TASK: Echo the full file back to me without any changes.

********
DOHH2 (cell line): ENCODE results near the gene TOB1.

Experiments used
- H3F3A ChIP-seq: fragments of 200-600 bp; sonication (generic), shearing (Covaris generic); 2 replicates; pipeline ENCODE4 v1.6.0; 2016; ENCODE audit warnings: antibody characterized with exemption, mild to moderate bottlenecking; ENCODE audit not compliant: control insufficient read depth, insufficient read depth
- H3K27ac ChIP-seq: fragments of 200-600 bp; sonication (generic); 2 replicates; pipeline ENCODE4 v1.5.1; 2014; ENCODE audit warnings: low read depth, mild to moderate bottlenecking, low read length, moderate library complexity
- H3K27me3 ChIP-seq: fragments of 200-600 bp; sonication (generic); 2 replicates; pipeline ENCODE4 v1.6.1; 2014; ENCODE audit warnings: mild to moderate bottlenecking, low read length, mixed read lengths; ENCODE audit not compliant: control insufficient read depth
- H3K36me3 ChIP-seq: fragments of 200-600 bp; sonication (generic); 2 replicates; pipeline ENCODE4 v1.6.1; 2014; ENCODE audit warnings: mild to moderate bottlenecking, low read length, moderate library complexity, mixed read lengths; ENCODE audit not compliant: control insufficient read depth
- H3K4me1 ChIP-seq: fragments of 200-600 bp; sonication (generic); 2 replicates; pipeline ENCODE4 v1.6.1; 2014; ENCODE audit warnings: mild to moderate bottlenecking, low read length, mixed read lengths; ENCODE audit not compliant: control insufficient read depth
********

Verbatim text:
DOHH2 (cell line): ENCODE results near the gene TOB1.

Experiments used
- H3F3A ChIP-seq: fragments of 200-600 bp; sonication (generic), shearing (Covaris generic); 2 replicates; pipeline ENCODE4 v1.6.0; 2016; ENCODE audit warnings: antibody characterized with exemption, mild to moderate bottlenecking; ENCODE audit not compliant: control insufficient read depth, insufficient read depth
- H3K27ac ChIP-seq: fragments of 200-600 bp; sonication (generic); 2 replicates; pipeline ENCODE4 v1.5.1; 2014; ENCODE audit warnings: low read depth, mild to moderate bottlenecking, low read length, moderate library complexity
- H3K27me3 ChIP-seq: fragments of 200-600 bp; sonication (generic); 2 replicates; pipeline ENCODE4 v1.6.1; 2014; ENCODE audit warnings: mild to moderate bottlenecking, low read length, mixed read lengths; ENCODE audit not compliant: control insufficient read depth
- H3K36me3 ChIP-seq: fragments of 200-600 bp; sonication (generic); 2 replicates; pipeline ENCODE4 v1.6.1; 2014; ENCODE audit warnings: mild to moderate bottlenecking, low read length, moderate library complexity, mixed read lengths; ENCODE audit not compliant: control insufficient read depth
- H3K4me1 ChIP-seq: fragments of 200-600 bp; sonication (generic); 2 replicates; pipeline ENCODE4 v1.6.1; 2014; ENCODE audit warnings: mild to moderate bottlenecking, low read length, mixed read lengths; ENCODE audit not compliant: control insufficient read depth